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Making the Corps: 10th Anniversary Edition with a New Afterword by the Author Paperback – July 31, 2007
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With the end of the cold war, the role of the American military has shifted in emphasis from making war to keeping peace. "The best way to see where the U.S. military is going is to look at the marines today," says Ricks, as the other armed forces have begun to emulate the marine model. To understand Parris Island--a central experience in the life of every marine--is to understand the ethos of the Marine Corps. Ricks examines the recent changes in the Standard Operating Procedures for Recruit Training (the bible of Parris Island), which indicate how the corps is dealing with critical social and political issues like race relations, gender equality, and sexual orientation. Making the Corps pierces the USMC's "sis-boom-bah" mythology to help outsiders understand this most esoteric and eccentric of U.S. armed forces. --Tim Hogan --This text refers to an out of print or unavailable edition of this title.
From Library Journal
Copyright 1997 Reed Business Information, Inc. --This text refers to an out of print or unavailable edition of this title.
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Top Customer Reviews
I think Thomas Ricks did a great job with the material that he had, but I don't think he had enough material to write a book. He originally intended (or so we were told) to just write an article which appeared in The Wallstreet Journal and was a very good article, but I got the feeling he added a lot of "fluff" to lengthen the work into a book. He was only there a handful of times over the course of bootcamp and if he was intending to write a book, should have spent more time with us. I know he made some assumptions about recruits that were not necessarily true (particularly about Recruits Prish and Winston) and I think he could of done a better job on following up with us after bootcamp. I think it was a really good book about bootcamp in general, but fell short in the area of what we went through personally and how we felt.
This book gives you an idea of how new recruits become Marines and how the Corps is different from the other services. If you love a Marine, or a young person who wants to become one, this is an excellent introduction. In addition to the bootcamp stories, you learn about the culture of the Marines. I know that I was fascinated by the authors comments on how much more relaxed Marines are with the press, how innovative they can be, and how much harder it is to get a promotion.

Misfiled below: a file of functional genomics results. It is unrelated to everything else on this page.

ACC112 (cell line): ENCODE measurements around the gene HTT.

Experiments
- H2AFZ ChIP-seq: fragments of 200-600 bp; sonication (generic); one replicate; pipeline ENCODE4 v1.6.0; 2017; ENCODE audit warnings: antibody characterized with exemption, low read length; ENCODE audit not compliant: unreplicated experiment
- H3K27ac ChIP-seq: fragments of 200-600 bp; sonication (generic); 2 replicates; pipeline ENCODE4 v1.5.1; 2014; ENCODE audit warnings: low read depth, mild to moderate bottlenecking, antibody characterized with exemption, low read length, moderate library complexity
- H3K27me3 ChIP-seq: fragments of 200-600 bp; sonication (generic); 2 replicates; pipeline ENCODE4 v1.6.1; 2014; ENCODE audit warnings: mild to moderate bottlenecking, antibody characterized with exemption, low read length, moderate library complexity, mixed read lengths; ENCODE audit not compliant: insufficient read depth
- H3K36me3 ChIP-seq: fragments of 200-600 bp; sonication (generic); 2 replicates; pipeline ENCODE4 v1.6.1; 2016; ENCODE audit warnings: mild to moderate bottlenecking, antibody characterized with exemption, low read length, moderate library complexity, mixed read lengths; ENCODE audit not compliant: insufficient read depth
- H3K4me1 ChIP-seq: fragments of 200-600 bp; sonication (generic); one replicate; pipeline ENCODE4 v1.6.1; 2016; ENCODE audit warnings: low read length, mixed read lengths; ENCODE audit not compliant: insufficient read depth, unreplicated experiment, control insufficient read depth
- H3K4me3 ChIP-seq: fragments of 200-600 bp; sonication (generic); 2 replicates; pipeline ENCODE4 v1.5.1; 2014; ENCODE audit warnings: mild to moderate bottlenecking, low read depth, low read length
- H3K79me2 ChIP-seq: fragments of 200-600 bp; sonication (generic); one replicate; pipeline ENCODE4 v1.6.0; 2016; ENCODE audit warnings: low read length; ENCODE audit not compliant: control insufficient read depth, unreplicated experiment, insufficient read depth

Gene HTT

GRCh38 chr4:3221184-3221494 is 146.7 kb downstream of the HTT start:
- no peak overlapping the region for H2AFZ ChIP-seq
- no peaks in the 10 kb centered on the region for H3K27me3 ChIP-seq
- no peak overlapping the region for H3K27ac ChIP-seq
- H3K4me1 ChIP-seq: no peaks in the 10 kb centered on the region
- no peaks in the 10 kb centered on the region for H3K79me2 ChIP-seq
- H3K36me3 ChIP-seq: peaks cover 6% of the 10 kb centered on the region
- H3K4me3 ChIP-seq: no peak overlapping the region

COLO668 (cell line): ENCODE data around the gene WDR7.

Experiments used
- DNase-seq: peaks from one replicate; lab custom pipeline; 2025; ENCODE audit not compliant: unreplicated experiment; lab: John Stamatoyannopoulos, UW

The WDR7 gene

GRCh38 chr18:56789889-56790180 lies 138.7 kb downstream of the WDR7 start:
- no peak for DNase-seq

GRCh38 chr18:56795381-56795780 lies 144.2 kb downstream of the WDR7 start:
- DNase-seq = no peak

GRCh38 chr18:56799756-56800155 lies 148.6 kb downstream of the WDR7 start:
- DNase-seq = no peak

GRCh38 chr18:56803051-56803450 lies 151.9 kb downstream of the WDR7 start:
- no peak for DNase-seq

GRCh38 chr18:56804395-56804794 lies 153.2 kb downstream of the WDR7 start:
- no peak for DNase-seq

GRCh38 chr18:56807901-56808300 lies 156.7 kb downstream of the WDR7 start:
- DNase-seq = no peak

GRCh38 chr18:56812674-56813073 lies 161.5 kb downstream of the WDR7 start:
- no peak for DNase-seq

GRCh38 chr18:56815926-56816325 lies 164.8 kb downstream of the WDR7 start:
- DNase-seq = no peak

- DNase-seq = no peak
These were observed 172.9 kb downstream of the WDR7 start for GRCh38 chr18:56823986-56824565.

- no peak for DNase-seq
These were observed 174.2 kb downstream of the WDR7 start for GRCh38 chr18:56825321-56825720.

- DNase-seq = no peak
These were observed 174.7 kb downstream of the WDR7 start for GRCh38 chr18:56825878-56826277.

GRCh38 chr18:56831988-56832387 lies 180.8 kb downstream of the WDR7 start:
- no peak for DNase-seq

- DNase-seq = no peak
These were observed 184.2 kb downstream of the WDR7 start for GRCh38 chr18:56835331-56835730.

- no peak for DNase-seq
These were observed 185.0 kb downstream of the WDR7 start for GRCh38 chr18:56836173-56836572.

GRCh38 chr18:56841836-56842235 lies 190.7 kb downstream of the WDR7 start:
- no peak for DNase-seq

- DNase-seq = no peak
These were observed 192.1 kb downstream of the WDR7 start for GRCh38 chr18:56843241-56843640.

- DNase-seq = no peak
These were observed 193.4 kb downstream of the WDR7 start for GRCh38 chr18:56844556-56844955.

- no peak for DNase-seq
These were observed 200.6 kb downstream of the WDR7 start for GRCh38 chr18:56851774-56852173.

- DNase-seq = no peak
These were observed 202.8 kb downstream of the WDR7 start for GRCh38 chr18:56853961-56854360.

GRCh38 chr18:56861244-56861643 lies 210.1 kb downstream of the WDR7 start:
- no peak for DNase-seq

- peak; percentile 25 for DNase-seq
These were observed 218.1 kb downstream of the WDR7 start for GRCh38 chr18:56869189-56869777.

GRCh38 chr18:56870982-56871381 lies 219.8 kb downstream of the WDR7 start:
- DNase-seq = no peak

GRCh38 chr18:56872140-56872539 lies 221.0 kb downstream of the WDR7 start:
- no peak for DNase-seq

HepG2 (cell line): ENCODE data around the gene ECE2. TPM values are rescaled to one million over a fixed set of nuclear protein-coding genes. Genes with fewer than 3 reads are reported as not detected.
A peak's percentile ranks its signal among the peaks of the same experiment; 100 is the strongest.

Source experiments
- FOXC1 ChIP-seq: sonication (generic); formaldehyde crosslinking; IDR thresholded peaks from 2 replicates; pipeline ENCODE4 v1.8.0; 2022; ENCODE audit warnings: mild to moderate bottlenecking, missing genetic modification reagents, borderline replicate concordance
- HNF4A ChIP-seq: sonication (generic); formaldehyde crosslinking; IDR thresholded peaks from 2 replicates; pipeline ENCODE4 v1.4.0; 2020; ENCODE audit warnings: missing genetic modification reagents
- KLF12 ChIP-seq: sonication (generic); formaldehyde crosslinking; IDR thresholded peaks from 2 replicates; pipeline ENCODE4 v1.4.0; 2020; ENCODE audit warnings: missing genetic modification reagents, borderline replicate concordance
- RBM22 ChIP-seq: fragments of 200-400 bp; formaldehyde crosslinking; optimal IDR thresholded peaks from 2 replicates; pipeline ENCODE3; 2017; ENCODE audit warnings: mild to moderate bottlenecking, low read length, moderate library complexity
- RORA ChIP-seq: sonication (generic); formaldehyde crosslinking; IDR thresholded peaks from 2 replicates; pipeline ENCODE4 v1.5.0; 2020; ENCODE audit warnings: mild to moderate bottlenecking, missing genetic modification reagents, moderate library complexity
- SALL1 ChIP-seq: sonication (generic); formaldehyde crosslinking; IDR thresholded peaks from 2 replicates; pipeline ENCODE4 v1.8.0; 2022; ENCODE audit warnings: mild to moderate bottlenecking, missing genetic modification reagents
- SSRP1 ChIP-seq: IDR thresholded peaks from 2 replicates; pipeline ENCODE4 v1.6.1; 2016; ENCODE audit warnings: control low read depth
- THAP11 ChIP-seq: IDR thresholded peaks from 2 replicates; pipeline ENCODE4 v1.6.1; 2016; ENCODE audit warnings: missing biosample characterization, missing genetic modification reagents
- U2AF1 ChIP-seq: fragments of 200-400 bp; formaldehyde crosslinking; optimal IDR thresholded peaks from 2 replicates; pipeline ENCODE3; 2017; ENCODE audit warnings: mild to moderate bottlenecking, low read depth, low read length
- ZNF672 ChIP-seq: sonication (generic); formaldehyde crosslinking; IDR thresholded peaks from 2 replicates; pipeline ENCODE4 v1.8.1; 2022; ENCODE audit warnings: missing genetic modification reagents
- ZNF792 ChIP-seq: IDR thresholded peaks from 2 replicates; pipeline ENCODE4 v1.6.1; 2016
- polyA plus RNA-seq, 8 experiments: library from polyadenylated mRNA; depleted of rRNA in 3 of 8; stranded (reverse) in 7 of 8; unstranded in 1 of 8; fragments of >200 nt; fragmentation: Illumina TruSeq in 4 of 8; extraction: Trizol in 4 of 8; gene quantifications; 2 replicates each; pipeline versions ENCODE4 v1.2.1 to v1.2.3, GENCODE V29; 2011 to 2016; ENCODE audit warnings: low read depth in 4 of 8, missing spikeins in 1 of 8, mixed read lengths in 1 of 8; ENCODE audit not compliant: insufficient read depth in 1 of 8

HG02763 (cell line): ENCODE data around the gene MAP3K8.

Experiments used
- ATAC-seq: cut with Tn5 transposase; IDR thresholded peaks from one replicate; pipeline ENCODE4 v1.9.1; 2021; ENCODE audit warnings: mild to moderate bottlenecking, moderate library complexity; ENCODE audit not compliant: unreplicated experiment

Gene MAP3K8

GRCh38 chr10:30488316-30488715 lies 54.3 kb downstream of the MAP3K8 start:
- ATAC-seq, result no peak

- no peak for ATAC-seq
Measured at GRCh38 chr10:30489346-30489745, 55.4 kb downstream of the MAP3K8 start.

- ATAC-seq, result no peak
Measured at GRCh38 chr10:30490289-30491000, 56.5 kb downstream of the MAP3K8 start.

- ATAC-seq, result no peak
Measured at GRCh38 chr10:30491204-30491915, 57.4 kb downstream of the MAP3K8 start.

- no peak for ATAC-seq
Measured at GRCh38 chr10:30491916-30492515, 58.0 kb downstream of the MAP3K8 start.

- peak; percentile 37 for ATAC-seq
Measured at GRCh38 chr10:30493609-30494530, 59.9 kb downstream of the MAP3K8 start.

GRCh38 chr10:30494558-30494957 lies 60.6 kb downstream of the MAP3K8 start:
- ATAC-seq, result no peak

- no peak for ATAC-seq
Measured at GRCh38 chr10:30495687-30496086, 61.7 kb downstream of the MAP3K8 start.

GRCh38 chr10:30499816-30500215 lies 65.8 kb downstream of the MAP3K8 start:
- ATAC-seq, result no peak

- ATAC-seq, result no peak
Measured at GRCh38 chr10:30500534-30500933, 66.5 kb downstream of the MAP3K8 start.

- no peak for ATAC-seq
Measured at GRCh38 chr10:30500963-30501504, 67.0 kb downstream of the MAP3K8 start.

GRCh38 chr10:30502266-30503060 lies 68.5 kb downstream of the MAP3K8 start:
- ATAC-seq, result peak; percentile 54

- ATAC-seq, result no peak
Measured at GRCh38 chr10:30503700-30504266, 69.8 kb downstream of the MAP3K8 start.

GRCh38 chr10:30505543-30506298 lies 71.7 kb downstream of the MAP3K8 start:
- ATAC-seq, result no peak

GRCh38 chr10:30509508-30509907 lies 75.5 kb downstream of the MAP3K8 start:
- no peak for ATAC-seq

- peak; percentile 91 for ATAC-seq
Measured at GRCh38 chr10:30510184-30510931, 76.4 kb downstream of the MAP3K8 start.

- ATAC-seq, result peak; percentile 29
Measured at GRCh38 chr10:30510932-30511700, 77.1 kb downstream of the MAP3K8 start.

The book is not all complimentary. There are interesting issues raised about the conflict between Marine and civilian culture. The book was originally published in peace time, and that also made a difference in the attitudes of the people portrayed in the book.
Ricks does a superb job of capturing the challenges and triumphs of a real platoon undergoing bootcamp at the Corps' legendary Parris Island Recruit Depot. He explores the recruits' backgrounds and responses to the transforming bootcamp experience. Unlike some other works which seem to exaggerate certain perspectives, this book is an honest, realistic and well-written collection of astute, in-depth observations. You will understand how the Corps continues to thrive while keeping their numbers small, standards high, and traditions strong.
This book also analyzes the growing cultural gap between the USMC and the very society from which it comes. Ricks did extensive research into this gap and carefully weaves it in all throughout the book. He accurately describes the USMC cultural experience and compares it to what you see and don't see in today's society. If you have never given this gap much thought, you will find yourself wondering why you never noticed it before.
Being a Marine, I loved this book. Being a part of American society, I was intrigued and entertained by this book. I recommend this book to any Marine and all citizens who ever considered becoming a Marine, running for public office, or know others who have done either one. I guarantee you won't be disappointed.
Most Recent Customer Reviews
My son recently graduated from Marine boot camp and I read the book to get an idea of what he would face. Read morePublished 16 days ago by Betty Boop
This book is a gold mine of information for one who wants to know what Marine Recruit training will be like. Read morePublished 6 months ago by Todd
I got this for my Sister right before going into the Marines. She said it REALLY helped her to know what to expect when she got there and really helped her deal with everything... Read morePublished 7 months ago by Alexis Short
Excellent description of the technical and human sides of training. Felt as if I were a member of the platoon. Read morePublished 9 months ago by Helper Joe